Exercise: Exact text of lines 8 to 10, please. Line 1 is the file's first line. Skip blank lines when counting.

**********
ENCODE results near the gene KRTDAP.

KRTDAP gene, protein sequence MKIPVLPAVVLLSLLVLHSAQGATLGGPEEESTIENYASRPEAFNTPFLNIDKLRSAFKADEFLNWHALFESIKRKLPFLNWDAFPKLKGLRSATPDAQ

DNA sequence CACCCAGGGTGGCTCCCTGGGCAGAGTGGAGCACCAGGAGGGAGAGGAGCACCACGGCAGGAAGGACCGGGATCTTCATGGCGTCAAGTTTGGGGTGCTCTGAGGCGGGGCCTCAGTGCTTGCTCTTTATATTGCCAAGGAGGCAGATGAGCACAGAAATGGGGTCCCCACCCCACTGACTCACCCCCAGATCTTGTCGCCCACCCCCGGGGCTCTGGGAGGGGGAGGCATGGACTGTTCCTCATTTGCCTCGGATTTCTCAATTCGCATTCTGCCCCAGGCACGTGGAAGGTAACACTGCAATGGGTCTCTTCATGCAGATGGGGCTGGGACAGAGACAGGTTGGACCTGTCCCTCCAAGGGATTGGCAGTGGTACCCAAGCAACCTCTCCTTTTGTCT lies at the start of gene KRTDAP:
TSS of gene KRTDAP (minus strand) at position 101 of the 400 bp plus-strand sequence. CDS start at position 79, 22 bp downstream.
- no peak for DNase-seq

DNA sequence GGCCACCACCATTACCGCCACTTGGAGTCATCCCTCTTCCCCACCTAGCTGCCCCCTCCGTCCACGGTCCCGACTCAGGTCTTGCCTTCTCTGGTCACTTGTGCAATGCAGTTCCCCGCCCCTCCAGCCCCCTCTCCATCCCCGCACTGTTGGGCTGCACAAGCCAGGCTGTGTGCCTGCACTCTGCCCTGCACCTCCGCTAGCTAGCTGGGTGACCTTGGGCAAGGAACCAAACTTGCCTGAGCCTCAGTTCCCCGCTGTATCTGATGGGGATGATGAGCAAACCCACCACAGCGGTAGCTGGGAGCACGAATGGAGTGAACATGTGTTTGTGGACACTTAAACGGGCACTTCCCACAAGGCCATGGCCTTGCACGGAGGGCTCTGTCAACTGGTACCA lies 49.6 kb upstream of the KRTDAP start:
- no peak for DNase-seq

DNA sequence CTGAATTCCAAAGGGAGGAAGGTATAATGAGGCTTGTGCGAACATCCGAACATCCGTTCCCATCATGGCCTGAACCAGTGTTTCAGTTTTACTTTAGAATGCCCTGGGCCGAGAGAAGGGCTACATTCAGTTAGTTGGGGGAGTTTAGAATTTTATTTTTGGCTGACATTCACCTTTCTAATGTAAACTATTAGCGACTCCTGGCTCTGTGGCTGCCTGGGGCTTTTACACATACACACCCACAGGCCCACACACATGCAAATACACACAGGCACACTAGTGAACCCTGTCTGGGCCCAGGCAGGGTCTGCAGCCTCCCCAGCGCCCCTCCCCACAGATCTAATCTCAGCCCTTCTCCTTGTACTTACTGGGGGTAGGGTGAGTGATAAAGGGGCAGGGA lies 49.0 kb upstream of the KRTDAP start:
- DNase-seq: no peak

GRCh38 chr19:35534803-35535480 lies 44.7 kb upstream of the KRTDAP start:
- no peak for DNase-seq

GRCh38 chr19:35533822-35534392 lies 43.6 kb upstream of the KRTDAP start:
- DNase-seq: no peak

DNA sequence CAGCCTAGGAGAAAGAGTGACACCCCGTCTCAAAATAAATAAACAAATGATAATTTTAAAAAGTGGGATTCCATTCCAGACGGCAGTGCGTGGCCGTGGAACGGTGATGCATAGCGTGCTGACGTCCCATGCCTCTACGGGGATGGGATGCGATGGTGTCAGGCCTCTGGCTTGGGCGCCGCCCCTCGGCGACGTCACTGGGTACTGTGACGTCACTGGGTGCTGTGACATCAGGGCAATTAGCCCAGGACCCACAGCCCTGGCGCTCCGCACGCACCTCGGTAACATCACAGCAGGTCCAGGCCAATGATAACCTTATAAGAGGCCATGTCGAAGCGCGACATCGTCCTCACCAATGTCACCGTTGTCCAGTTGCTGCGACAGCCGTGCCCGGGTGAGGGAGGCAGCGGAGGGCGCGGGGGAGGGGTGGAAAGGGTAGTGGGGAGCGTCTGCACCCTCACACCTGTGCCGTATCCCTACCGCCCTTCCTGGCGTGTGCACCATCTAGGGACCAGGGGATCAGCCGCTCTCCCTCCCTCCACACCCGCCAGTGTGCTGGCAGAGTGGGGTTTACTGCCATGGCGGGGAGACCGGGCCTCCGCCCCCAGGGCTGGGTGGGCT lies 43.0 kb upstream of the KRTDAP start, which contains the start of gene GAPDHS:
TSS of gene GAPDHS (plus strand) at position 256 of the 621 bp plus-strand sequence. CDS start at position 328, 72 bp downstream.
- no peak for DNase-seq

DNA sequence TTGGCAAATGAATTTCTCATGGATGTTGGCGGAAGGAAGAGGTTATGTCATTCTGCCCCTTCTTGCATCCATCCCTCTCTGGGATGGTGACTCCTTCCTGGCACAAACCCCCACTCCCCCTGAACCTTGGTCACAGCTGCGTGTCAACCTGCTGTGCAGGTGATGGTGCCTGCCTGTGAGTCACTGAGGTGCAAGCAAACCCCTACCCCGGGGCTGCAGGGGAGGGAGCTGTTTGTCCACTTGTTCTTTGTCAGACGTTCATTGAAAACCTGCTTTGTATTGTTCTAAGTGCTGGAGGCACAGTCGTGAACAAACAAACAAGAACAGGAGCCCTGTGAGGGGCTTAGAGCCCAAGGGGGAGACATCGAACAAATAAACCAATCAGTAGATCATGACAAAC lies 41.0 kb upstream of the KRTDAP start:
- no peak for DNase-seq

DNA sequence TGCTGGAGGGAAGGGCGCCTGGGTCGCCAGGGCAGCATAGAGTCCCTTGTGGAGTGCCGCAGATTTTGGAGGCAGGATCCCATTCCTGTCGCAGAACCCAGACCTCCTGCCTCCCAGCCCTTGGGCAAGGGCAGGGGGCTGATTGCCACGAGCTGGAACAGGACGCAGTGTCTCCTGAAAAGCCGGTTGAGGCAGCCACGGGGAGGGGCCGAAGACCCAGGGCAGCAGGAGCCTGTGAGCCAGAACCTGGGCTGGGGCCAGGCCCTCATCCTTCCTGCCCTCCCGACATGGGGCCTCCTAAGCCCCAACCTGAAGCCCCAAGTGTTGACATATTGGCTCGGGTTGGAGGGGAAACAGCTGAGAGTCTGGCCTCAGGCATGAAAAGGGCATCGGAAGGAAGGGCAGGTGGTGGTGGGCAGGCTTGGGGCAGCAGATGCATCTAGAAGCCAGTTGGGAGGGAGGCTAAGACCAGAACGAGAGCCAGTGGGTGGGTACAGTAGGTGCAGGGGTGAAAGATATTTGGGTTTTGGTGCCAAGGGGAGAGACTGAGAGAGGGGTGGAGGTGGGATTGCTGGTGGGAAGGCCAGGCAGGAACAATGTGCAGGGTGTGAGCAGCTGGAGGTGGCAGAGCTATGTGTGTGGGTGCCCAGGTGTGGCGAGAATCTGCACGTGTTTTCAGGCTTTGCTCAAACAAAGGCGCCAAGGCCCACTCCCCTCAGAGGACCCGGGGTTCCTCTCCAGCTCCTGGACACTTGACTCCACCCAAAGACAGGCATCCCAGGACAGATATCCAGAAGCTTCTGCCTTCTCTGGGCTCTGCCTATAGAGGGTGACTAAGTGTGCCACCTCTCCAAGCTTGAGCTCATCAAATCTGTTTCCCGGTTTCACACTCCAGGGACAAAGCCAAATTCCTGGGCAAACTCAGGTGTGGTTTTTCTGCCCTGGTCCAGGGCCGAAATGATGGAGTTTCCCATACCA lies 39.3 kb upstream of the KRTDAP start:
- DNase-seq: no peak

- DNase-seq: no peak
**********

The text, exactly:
DNA sequence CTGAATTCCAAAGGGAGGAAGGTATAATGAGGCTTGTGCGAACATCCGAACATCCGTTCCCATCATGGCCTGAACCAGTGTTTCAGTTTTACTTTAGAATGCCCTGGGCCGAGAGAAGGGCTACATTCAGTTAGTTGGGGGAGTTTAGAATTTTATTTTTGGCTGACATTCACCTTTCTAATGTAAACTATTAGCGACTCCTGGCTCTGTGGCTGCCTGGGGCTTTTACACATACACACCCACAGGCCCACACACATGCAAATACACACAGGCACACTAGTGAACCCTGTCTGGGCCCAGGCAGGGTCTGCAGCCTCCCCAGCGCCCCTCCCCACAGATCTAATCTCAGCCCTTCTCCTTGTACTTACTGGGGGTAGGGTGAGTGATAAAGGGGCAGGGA lies 49.0 kb upstream of the KRTDAP start:
- DNase-seq: no peak

GRCh38 chr19:35534803-35535480 lies 44.7 kb upstream of the KRTDAP start: